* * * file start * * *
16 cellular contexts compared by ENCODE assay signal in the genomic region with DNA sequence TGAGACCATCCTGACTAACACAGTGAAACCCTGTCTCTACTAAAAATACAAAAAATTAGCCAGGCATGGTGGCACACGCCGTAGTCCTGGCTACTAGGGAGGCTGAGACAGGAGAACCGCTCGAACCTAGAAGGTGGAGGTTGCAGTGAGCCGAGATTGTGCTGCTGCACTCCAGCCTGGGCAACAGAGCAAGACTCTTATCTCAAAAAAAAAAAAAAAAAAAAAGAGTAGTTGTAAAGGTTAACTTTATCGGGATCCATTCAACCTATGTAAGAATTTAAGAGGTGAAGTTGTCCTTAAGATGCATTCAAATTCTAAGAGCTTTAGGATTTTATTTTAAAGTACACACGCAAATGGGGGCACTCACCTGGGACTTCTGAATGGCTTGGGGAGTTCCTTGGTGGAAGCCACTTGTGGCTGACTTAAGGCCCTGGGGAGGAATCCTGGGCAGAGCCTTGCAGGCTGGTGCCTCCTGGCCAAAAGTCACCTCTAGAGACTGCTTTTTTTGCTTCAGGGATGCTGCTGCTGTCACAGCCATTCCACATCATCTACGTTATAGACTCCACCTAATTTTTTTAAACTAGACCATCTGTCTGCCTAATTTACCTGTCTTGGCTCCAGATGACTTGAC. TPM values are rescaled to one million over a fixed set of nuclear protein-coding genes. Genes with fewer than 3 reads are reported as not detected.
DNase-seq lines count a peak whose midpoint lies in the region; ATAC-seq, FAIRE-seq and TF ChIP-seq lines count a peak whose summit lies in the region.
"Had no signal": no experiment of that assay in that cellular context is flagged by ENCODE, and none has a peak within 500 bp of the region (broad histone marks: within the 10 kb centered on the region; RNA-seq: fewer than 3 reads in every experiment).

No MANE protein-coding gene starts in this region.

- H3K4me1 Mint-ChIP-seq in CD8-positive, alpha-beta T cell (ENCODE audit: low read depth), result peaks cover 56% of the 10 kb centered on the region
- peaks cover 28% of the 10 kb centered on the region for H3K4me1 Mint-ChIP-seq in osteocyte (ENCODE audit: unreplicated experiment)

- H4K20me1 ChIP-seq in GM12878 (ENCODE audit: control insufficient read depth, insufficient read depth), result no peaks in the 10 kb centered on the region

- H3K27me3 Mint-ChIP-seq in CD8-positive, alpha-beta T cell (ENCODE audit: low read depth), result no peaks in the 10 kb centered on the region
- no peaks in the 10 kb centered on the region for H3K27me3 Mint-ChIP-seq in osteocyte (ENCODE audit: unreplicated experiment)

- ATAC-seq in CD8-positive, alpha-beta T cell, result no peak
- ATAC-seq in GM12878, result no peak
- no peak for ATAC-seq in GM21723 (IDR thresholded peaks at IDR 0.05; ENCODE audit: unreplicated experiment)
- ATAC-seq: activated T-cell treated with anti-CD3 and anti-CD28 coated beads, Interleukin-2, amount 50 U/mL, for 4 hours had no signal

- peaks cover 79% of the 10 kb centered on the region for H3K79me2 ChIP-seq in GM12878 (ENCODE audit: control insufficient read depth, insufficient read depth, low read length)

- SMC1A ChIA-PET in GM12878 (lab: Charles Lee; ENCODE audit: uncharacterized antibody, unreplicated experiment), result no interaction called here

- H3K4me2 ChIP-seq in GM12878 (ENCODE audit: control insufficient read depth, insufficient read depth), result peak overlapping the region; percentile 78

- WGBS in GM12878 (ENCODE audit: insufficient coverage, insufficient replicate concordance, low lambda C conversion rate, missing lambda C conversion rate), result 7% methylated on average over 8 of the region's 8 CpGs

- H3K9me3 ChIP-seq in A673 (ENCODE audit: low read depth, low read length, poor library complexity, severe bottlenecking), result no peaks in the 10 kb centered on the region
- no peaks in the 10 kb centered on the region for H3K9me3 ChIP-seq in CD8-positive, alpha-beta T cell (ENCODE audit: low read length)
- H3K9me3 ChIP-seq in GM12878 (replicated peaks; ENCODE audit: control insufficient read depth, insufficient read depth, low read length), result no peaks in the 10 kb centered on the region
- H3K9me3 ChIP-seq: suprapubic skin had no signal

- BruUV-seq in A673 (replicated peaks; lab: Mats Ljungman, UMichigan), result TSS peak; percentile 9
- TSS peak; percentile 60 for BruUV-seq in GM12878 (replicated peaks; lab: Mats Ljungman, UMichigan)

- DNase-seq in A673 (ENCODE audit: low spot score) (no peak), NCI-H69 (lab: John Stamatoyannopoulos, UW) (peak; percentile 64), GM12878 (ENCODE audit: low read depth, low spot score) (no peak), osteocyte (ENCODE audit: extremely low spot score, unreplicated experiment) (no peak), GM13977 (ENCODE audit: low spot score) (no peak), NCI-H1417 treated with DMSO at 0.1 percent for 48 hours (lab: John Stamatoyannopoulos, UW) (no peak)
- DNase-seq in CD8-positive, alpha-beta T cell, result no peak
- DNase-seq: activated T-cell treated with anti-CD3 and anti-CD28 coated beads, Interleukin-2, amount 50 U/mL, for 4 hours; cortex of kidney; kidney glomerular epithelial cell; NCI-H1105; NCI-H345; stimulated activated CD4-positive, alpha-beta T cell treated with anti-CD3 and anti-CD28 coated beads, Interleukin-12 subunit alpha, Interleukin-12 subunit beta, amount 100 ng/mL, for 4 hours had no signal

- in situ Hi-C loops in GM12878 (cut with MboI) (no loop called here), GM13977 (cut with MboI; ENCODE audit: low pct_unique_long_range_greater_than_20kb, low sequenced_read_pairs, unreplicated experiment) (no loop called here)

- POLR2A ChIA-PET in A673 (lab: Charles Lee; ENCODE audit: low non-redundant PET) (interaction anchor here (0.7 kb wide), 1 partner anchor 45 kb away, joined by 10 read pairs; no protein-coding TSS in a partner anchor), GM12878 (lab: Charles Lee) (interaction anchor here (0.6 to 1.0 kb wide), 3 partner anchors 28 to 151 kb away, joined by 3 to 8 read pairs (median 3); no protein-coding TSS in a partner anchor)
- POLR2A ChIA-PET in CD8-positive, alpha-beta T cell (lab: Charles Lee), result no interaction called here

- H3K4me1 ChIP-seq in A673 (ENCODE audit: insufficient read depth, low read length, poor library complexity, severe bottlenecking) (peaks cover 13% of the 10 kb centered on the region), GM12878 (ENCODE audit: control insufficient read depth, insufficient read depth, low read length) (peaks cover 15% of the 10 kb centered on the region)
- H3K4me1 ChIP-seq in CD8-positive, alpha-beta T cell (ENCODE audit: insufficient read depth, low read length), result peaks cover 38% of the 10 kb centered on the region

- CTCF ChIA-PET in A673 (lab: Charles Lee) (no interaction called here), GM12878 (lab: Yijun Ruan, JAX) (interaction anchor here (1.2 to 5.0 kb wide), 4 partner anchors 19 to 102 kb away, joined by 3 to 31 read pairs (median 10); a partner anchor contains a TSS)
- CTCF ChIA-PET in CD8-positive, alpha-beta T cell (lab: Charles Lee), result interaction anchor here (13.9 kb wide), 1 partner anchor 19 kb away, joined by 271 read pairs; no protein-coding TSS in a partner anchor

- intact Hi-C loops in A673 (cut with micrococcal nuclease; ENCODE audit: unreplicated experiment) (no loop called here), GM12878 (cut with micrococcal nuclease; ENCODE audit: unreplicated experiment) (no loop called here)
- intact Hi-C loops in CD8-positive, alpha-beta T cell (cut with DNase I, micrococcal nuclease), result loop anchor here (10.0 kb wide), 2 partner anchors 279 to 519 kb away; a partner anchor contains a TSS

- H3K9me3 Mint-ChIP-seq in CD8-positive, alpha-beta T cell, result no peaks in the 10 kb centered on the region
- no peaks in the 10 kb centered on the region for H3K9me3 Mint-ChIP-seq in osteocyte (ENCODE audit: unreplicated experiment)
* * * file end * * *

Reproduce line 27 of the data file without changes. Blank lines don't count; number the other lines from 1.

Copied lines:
- in situ Hi-C loops in GM12878 (cut with MboI) (no loop called here), GM13977 (cut with MboI; ENCODE audit: low pct_unique_long_range_greater_than_20kb, low sequenced_read_pairs, unreplicated experiment) (no loop called here)